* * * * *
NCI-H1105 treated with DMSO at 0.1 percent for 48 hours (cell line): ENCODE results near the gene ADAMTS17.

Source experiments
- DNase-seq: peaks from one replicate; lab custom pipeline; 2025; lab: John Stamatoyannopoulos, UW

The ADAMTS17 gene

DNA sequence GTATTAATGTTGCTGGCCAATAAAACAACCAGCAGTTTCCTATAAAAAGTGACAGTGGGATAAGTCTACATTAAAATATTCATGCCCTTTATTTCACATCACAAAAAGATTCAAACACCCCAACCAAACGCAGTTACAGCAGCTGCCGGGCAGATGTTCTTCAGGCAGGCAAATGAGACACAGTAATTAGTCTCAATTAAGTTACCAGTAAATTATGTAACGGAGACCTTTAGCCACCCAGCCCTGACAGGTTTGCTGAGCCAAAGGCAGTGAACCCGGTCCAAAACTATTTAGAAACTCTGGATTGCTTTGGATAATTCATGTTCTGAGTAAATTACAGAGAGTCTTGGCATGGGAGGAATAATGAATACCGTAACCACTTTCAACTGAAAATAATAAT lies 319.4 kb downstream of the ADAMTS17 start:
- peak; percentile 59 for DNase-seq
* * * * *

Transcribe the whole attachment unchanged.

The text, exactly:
NCI-H1105 treated with DMSO at 0.1 percent for 48 hours (cell line): ENCODE results near the gene ADAMTS17.

Source experiments
- DNase-seq: peaks from one replicate; lab custom pipeline; 2025; lab: John Stamatoyannopoulos, UW

The ADAMTS17 gene

DNA sequence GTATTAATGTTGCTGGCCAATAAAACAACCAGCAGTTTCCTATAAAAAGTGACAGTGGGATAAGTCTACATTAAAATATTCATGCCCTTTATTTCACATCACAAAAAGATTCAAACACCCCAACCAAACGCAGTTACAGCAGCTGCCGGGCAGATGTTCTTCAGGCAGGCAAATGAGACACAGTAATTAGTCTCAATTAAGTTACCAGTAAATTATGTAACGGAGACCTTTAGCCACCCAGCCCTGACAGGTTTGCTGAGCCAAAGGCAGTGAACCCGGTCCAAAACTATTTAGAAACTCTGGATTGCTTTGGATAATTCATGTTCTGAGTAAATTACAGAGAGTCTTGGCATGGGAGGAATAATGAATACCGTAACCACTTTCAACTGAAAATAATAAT lies 319.4 kb downstream of the ADAMTS17 start:
- peak; percentile 59 for DNase-seq